Reviewed the Black women’s cosmetics market
Using EWG’s Skin Deep® data, we released a-first-of-its-kind review of over a thousand personal care products marketed to Black women. EWG found that despite the growing market, Black women nonetheless have limited choices for products that score low in potentially harmful ingredients.
Analyzed the toxic aftermath of Hurricane Matthew
EWG and Waterkeeper Alliance revealed the toxic aftermath of Hurricane Matthew's rampage through North Carolina's coastal plain. The storm flooded more than 140 feces-strewn swine and poultry barns, more than a dozen open pits brimming with hog waste, and thousands of acres of manure-saturated fields.
Launched a children’s health initiative
With the generous support of the Jonas Family Fund, EWG launched the Jonas Initiative for Children’s Environmental Health, redoubling EWG’s decades-long commitment to children’s environmental health with a bold new research and advocacy agenda for 2017 and beyond
Released EWG’s Conservation Database
Seven years in the making, EWG released the Conservation Database, which allows Americans to see, for the first time, exactly where billions of dollars in conservation funding have gone at the state and county levels.
Dispelled one of Big Ag’s favorite talking points
U.S. agribusiness spokespeople routinely defend practices that pollute air and water and destroy soil by claiming that American farmers are doing what it takes to “feed the world.” EWG dove into global trade figures to dispel this common, false claim.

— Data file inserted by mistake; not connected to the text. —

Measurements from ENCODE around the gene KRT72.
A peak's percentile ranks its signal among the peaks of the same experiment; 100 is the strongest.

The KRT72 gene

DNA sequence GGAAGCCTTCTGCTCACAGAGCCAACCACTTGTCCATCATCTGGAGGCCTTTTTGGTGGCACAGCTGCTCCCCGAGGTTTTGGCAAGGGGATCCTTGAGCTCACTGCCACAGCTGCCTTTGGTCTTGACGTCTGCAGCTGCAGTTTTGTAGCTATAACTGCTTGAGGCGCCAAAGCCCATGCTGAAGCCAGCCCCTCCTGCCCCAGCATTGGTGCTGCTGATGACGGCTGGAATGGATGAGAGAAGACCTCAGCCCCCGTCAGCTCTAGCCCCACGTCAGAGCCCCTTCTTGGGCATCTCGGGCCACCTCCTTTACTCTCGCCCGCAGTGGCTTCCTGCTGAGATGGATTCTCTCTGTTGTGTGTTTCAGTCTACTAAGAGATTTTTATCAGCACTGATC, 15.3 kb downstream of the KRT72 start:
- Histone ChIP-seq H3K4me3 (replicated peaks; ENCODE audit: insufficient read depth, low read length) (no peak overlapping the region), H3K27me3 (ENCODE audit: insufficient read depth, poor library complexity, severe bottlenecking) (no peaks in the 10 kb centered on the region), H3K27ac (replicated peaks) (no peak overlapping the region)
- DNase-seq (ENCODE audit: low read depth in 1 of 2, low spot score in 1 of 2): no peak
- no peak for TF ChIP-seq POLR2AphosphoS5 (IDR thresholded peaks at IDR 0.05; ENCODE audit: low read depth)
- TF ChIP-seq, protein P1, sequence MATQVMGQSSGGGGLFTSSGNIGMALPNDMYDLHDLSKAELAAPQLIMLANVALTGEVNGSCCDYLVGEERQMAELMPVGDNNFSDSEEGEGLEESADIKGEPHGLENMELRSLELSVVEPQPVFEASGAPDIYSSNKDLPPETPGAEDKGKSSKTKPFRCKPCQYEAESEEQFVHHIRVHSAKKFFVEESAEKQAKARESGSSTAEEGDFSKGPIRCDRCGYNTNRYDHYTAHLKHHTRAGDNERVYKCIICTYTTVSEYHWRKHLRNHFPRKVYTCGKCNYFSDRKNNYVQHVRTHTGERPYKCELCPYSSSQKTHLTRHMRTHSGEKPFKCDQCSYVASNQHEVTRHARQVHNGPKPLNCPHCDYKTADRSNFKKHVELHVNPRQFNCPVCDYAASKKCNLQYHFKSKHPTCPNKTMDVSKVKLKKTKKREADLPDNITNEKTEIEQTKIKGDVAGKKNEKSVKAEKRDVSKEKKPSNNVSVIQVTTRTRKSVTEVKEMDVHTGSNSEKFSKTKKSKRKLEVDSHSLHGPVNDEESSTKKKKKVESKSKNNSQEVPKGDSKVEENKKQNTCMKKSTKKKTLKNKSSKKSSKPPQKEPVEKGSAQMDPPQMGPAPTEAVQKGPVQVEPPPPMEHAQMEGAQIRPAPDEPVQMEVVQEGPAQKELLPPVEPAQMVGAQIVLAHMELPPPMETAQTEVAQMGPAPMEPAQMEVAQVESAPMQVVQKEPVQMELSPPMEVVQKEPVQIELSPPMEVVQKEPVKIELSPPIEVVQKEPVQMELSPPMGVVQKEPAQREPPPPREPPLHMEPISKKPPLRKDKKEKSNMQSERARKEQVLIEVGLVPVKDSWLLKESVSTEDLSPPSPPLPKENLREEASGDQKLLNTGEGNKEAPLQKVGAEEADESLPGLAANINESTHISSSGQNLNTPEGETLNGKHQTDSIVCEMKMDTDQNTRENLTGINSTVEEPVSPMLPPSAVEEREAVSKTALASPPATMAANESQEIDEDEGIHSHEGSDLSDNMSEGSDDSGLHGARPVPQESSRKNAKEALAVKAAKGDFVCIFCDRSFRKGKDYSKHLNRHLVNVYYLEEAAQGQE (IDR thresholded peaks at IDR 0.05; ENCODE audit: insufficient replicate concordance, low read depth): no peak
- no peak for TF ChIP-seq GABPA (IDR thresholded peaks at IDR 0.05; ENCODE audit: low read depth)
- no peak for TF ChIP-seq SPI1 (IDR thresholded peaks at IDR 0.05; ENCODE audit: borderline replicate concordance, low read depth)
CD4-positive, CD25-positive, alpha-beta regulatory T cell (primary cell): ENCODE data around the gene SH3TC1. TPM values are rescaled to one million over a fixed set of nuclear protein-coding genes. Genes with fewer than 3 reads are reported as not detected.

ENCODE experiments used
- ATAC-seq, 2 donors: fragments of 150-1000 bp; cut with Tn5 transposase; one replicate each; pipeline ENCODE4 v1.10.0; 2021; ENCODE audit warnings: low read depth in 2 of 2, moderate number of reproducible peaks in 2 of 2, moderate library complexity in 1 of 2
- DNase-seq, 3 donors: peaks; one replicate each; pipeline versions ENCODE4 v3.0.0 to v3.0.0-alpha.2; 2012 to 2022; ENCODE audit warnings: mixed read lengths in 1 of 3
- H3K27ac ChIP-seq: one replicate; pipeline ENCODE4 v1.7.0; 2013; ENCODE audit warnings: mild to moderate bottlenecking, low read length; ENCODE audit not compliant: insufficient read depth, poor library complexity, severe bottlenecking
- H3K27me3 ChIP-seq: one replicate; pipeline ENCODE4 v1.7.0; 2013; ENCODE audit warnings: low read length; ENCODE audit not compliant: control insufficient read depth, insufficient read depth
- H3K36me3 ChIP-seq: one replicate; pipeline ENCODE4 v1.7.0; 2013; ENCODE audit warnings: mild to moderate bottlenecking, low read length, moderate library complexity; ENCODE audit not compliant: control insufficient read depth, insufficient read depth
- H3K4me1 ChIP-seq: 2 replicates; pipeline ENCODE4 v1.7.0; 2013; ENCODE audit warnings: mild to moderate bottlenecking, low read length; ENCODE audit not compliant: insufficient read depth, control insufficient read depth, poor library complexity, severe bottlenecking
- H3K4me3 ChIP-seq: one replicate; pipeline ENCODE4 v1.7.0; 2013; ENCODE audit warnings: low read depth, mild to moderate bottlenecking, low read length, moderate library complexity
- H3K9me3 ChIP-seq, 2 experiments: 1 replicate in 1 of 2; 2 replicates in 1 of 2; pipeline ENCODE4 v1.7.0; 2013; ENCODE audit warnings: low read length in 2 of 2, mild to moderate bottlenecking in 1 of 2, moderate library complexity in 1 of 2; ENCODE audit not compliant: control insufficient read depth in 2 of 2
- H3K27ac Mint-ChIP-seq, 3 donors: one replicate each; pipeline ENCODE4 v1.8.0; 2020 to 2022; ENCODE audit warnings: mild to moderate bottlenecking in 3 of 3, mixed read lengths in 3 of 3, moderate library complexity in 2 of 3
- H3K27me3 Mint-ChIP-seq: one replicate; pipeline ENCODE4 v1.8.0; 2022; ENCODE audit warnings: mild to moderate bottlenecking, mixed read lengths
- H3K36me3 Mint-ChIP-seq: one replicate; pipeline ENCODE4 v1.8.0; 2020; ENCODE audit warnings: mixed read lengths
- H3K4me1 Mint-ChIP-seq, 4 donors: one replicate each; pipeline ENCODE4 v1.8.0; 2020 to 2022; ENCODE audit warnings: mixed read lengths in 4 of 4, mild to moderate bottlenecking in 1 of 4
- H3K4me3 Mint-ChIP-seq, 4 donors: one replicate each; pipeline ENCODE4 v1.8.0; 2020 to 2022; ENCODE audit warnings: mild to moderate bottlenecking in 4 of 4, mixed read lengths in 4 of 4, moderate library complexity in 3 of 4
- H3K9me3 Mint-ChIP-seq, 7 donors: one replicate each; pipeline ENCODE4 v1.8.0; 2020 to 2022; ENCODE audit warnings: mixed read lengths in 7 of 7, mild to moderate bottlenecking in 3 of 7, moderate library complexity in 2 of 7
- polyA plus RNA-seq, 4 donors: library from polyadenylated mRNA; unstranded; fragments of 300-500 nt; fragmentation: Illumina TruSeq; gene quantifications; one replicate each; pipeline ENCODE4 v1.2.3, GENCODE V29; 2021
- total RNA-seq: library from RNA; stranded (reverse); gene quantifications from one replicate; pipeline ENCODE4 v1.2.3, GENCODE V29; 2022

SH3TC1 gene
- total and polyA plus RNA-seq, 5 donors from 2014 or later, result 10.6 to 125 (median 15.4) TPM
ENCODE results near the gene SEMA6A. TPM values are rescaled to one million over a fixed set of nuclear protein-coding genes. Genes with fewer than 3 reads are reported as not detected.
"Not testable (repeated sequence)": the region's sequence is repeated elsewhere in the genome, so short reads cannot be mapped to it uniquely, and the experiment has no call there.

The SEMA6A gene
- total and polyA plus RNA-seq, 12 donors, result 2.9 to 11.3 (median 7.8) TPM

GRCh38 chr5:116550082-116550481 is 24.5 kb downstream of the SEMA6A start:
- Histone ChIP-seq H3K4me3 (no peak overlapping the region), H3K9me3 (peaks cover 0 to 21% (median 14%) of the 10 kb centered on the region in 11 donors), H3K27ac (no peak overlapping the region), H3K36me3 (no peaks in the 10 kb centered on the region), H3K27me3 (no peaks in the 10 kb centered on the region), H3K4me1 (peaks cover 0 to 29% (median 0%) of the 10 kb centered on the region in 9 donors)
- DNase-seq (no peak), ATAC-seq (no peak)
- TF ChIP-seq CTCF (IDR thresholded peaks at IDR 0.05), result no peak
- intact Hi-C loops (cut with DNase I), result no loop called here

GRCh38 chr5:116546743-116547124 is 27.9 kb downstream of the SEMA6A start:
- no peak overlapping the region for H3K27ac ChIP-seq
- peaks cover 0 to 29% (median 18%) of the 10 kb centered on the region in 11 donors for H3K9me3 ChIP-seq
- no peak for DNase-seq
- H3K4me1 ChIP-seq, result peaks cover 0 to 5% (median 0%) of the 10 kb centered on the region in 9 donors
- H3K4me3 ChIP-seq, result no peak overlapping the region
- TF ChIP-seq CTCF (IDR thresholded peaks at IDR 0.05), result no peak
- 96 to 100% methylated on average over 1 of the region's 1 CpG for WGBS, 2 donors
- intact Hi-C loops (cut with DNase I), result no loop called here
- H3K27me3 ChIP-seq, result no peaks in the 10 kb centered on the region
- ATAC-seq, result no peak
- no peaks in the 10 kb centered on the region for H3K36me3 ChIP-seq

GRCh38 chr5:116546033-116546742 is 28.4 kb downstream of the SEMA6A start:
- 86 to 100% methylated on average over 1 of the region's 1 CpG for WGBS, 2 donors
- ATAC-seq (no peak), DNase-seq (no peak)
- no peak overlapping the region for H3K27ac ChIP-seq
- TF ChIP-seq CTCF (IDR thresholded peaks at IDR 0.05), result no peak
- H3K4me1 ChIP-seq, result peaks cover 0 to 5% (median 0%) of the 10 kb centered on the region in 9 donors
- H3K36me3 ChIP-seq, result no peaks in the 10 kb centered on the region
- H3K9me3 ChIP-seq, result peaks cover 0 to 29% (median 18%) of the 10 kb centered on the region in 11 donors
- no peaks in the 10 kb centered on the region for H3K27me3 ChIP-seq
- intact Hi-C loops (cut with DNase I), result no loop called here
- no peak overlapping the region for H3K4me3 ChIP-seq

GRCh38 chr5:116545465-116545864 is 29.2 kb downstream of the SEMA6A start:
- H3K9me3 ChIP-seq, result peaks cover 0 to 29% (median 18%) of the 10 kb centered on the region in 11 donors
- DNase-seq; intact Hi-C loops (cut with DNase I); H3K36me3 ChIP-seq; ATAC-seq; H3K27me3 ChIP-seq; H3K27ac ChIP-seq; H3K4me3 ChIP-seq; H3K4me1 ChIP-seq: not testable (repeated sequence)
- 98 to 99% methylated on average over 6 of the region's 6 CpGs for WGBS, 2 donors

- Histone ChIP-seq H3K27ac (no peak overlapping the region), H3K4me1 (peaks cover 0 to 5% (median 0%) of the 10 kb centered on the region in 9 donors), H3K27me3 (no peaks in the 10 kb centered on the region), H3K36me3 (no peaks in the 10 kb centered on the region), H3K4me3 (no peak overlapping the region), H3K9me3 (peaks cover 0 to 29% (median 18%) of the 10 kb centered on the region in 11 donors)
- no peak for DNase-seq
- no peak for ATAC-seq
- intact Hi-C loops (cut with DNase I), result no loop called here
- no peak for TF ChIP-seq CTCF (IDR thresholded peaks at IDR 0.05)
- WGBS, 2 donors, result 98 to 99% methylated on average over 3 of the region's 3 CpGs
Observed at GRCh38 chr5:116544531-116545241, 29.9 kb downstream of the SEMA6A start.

Found ‘Brockovich’ chemical in the water served to 200 million
In one of EWG’s most eye-opening analyses to date, we found that the notorious "Erin Brockovich" carcinogen, chromium-6, contaminates the water supplies of nearly two-thirds of Americans at levels above those scientists say are safe.
FDA bans hormone-disrupting chemical
The Food and Drug Administration announced triclosan, a toxic chemical ingredient associated with hormone disruption in people, will no longer be allowed in antibacterial hand soaps. EWG has long fought to remove the chemical from personal care products.
Launched the EWG Healthy Living app
EWG heard its supporters loud and clear. Time and again, we’ve been asked to package our advice and consumer guides so our followers can use them on the go and make better choices every time they shop.
And now they can, thanks to EWG’s new Healthy Living app.
Galvanized support for Calif. cleaning products bill
EWG has been working for years to close the labeling loophole that allows ingredients in cleaning products – including some that are potentially harmful – to remain undisclosed. The Cleaning Product Right to Know Act of 2016 would strip away the secrecy shrouding the chemicals used to make most cleaners.